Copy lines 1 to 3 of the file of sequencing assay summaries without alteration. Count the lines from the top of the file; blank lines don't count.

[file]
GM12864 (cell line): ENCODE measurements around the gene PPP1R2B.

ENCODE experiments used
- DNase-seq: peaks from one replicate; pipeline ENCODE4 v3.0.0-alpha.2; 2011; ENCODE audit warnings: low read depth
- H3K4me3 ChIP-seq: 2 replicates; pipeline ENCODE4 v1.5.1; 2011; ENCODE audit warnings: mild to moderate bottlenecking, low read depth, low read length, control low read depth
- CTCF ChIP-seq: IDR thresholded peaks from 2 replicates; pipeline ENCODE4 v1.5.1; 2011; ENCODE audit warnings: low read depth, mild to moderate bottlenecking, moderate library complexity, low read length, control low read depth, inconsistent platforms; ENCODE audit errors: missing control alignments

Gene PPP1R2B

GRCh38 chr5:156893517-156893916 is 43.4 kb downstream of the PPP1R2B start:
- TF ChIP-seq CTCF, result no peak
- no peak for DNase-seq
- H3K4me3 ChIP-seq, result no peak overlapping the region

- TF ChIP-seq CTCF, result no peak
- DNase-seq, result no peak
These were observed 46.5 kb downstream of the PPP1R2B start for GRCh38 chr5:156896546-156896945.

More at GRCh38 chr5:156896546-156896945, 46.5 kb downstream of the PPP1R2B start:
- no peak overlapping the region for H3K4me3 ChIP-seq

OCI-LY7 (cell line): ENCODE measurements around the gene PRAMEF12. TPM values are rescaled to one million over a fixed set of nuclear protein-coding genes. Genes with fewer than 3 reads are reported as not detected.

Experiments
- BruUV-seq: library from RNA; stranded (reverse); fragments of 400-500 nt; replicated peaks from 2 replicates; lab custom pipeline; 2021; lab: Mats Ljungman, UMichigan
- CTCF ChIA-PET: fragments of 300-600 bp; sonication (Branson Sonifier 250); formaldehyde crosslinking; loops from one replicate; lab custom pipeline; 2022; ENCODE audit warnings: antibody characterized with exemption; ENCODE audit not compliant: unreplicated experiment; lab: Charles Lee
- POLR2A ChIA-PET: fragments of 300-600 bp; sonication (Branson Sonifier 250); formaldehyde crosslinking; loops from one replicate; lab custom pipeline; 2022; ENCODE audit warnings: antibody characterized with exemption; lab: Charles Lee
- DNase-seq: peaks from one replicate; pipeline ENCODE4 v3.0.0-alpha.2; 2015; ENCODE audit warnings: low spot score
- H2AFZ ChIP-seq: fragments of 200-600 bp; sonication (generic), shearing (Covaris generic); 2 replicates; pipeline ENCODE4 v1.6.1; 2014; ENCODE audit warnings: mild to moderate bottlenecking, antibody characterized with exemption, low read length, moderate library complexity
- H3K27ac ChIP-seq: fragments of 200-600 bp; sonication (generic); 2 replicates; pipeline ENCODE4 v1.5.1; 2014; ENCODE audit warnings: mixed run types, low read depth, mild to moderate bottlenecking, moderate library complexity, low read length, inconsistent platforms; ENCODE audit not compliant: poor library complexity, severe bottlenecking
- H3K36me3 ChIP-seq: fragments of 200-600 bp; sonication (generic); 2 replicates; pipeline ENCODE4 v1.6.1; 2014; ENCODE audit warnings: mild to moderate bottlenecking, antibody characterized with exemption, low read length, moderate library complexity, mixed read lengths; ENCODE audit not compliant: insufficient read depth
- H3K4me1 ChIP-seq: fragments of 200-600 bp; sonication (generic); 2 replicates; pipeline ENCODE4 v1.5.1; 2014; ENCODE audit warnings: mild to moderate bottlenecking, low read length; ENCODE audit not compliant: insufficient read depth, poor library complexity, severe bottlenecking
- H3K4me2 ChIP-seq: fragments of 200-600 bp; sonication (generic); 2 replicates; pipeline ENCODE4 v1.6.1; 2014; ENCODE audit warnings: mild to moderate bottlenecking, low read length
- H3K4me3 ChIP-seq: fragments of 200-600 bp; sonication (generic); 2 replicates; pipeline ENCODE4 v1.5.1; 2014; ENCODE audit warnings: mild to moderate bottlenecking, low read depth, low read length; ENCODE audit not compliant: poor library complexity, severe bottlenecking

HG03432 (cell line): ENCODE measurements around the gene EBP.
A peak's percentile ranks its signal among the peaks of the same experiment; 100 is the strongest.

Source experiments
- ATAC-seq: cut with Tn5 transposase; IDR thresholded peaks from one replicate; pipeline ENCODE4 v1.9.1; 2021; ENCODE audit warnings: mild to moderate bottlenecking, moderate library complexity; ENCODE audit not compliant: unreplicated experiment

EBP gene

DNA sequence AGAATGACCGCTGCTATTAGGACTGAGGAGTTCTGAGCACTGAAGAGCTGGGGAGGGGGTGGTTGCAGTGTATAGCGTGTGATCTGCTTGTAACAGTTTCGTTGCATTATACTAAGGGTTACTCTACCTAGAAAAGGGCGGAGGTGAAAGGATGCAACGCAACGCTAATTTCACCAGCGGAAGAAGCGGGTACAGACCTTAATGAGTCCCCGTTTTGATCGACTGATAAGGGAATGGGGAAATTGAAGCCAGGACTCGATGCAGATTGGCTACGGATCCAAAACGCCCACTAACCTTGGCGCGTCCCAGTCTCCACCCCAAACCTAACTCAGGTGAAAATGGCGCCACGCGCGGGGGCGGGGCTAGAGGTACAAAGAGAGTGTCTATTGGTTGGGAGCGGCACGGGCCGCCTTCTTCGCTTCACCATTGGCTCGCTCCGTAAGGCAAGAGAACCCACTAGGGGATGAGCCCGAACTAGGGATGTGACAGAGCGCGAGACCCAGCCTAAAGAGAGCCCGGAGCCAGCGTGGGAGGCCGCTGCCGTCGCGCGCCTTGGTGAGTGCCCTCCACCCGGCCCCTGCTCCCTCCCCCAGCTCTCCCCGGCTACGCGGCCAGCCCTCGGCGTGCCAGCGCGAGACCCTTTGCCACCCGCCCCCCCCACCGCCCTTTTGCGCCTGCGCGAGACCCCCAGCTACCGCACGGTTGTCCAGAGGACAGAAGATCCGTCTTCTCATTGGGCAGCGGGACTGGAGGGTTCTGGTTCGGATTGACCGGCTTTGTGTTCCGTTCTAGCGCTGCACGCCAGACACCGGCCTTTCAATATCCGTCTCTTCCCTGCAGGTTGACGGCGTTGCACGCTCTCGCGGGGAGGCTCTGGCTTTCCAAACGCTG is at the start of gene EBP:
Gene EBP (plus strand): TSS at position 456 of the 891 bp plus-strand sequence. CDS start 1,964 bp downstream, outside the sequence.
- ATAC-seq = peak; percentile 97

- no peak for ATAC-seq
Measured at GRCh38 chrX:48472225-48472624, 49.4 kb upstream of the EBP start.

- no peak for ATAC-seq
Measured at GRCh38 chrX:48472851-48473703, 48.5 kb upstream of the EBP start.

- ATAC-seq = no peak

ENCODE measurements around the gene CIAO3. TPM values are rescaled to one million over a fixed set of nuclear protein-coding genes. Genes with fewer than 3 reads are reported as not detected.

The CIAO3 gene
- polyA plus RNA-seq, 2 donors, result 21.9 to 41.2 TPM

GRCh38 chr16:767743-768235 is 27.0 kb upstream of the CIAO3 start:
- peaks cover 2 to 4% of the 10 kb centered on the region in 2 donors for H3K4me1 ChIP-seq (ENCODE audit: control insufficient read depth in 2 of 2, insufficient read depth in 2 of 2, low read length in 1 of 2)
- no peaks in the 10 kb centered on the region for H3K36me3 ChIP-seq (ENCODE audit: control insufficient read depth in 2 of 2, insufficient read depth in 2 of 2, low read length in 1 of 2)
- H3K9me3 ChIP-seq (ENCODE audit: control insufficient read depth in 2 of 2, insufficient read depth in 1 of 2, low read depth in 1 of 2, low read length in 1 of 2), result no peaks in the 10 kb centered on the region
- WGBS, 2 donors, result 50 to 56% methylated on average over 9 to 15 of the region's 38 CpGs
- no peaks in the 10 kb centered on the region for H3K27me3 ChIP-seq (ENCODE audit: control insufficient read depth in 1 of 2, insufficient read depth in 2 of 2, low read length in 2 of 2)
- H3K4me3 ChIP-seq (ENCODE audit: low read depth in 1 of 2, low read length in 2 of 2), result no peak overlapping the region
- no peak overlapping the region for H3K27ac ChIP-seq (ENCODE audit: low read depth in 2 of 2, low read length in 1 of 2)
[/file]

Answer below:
GM12864 (cell line): ENCODE measurements around the gene PPP1R2B.

ENCODE experiments used
- DNase-seq: peaks from one replicate; pipeline ENCODE4 v3.0.0-alpha.2; 2011; ENCODE audit warnings: low read depth